The U.S. -U.K. Extradition Treaty: New Weapon Against Terrorism

Report Europe

The U.S. -U.K. Extradition Treaty: New Weapon Against Terrorism

May 7, 1986 3 min read Download Report
Juliana Geran
Director, Center for Legal & Judicial Studies

(Archived document, may contain errors)

5/7/86 118


T he Supplementary Extradition Treaty between the U.S. and the United Kingdom was signed by both countries on June 25, 1985. It now requires confirmation by the U.S. Senate. The goal of the Treat y is to enable London and Washington to be more effective in combatting terrorism by increasing the chances that if someone commits a crime in one of the countries and then flees to the other, he will be returned to the first country to stand trial. This s upplementary treaty is needed-because the current U.S.-U.K. extradition treaty does not cover such wanton acts of violence as hijacking and hostage taking, which had been excluded because they were viewed as politically motivated. Traditionally, the U.S. has refused to extradite those accused of political "crimes." The pending supplementary treaty dealt with this by stating specifically that these crimes no longer will be treated as political, thus permitting extradition in those cases.

The new Treaty will allow the U.K. to seek extradition of terrorists of the outlawed Irish Republican Army (IRA). As such, it is a matter of great importance to London. It should also be a matter of urgency to the U.S.,,- for it would be a major weapon against terrorism. It also would be an appropriate way for the U.S. to show its gratitude to the U.K. for being America's only European ally to help and support the U.S. retaliation against Libyan-sponsored terrorism.

The new Treaty contains four substantive articles. Article I states that a person should not be exempt from extradition, no matter what his motive, if he commits the following crimes: aircraft hijacking and sabotage, crimes against internationally protected persons including diplomats, hostage taking, murder and manslaughter, malicious assault, kidnapping, and specified offenses involving firearms, explosives, and serious property damage. These are not political acts, states the Treaty.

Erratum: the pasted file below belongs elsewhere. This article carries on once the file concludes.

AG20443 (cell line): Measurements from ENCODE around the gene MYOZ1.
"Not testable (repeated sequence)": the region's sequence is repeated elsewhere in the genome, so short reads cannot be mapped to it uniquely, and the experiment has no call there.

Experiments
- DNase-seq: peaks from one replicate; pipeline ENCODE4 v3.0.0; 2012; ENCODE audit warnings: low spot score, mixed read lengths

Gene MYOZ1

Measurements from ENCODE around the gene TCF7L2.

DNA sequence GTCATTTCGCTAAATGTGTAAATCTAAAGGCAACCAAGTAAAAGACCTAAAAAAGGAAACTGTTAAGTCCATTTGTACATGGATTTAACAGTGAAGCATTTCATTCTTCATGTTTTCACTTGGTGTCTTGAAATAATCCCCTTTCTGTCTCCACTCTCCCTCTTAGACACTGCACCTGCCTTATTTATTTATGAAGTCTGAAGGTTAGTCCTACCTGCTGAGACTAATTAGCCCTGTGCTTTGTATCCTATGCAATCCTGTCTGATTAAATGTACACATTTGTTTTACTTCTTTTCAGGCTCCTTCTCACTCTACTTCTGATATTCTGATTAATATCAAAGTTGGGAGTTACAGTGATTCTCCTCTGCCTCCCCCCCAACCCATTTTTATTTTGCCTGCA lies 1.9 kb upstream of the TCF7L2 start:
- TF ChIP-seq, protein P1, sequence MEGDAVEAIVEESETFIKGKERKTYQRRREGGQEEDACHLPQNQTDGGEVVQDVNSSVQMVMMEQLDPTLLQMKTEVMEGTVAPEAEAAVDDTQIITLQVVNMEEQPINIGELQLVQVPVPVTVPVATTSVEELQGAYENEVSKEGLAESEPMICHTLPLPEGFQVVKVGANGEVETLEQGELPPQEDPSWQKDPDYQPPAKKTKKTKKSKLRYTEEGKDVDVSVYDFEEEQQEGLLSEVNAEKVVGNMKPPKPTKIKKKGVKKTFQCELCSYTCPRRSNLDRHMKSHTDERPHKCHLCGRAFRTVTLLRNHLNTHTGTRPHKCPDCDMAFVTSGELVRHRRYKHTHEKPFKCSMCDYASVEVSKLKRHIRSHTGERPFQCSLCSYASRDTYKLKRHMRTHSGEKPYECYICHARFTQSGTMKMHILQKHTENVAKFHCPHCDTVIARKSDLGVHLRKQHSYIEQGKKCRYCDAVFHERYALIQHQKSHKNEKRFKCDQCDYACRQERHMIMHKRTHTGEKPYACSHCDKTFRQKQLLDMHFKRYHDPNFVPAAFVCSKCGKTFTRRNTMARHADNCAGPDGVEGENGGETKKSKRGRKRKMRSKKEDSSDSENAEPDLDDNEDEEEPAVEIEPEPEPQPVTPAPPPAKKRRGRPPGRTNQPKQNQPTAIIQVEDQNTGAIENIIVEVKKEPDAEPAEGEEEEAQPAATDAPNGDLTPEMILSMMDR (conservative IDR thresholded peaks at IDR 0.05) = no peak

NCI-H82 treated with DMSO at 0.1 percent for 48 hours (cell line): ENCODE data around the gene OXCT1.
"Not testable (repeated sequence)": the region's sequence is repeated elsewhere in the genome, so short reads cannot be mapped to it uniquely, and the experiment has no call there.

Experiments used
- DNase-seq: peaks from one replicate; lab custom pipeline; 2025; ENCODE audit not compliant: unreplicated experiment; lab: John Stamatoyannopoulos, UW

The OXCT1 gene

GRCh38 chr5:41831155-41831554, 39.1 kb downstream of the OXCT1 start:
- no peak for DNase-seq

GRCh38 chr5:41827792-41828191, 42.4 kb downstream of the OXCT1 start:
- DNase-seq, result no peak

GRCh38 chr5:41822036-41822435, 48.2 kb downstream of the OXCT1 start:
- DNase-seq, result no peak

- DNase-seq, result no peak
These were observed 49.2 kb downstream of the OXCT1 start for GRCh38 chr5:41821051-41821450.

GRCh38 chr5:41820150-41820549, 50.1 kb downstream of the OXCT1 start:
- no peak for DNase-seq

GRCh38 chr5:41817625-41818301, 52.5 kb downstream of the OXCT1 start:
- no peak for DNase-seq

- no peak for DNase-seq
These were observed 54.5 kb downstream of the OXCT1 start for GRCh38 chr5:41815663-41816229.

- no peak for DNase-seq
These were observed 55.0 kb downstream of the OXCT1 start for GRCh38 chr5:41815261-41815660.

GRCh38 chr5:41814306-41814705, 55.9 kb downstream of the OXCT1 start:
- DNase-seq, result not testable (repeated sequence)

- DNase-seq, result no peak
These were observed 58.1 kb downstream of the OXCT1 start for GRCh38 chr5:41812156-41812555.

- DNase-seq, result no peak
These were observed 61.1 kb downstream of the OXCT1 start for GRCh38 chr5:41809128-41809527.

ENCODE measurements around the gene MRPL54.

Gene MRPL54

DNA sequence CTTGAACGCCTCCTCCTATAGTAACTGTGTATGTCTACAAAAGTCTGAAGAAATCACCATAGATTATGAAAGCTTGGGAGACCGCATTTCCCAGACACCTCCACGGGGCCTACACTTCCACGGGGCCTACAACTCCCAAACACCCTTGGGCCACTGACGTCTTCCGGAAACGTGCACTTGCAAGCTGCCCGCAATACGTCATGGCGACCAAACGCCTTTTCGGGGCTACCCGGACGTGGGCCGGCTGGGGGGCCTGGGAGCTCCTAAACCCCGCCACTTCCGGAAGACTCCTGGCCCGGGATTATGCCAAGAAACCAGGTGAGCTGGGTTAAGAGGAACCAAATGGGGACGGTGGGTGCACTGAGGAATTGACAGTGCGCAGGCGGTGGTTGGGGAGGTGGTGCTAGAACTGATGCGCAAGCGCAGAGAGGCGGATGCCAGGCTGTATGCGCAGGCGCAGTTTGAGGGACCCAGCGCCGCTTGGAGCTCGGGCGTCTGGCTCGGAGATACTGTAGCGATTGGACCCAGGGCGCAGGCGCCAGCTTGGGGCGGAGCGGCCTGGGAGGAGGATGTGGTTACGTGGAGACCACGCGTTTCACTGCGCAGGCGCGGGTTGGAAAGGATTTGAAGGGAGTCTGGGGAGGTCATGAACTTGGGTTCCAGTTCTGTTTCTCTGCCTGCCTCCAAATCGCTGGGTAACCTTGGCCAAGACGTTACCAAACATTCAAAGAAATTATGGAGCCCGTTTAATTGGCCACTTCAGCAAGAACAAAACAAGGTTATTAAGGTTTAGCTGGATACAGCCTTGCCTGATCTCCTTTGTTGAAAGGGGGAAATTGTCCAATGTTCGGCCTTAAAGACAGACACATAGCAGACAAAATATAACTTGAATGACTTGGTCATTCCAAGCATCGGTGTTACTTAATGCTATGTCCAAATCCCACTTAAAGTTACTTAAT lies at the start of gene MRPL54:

Article 2 prevents a criminal from avoiding prosecution by fleeing to a country that has a shorter statute of limitations than the country in which the crime occurred. Article 3 extends from 45 to

60 days the period, following the provisional arrest of a fugitive, that a state has to submit evidence in support of its extradition request. Article 4 states that the Treaty applies to any offense committed before or after the Treaty takes effect. This retroactive provision has been standard in U.S. treaties since at least 1874.

Some members of the Senate Foreign Relations Committee, led by Joseph R. Biden, Jr. (D-DE) are attempting to modify the proposed Treaty in a way that seriously would weaken its antiterrorist value. A Biden Amendment would exempt from extradition those accused of crimes against noncivilians including policemen a nd off-duty soldiers. The reasoning seems to be that attacks against noncivilians are Rrima facie a political act. Most experts question this logic. If passed, the Biden Amendment-would allow terrorists to find sanctuary in the U.S., even if they shot a B ritish policeman.

The political status of Northern Ireland is not at issue with the new Treaty, terrorism is. CIA Director William Casey recently stated that "the terrorist's victims may have no political identity, or they may be political symbols .... one defining characteristic of the terrorist is the choice of method: the terrorist chooses violence as the instrument of first resort."

Some critics understandably are concerned that the Treaty will set a precedent, reversing longstanding U.S. policy of ref using to be involved in overseas politically motivated civil strife. Would the U.S., for example, extradite dissidents in*the future to Nicaragua or Poland, where the critical absence of any recourse to democratic channels of protest makes armed resistanc e a last resort? In response to this concern, State Department General Counsel Abraham Sofaer has written to Senators Richard Lugar (R-IN) and Claiborne Pell (D-RI) promising that the U.S. will sign extradition treaties only with "genuine democracies."

The U.S. was wise to negotiate and sign the Treaty. Now nearly a' year has passed. It is time for the U.S. and U.K. to add the Treaty to their arsenal against terrorism.

Juliana Geran Pilon, Ph.D. Senior Policy Analyst

For further information:

Uri Ra'anan et al., eds., Hydra of Carnage (Lexington, Massachusetts/TOTonto: Lexington Books, 1986), p. 6.

Hearings before the Committee on Foreign Relations, U.S. Senate, "U.S.-U.K. Supplemental Extradition Treaty," October 22, 1985.

Abraham D. Sofaer, "The Political Offense Exception and Terrorism," U.S. Department of State, Current Policy No. 762, November 1985.



Juliana Geran

Director, Center for Legal & Judicial Studies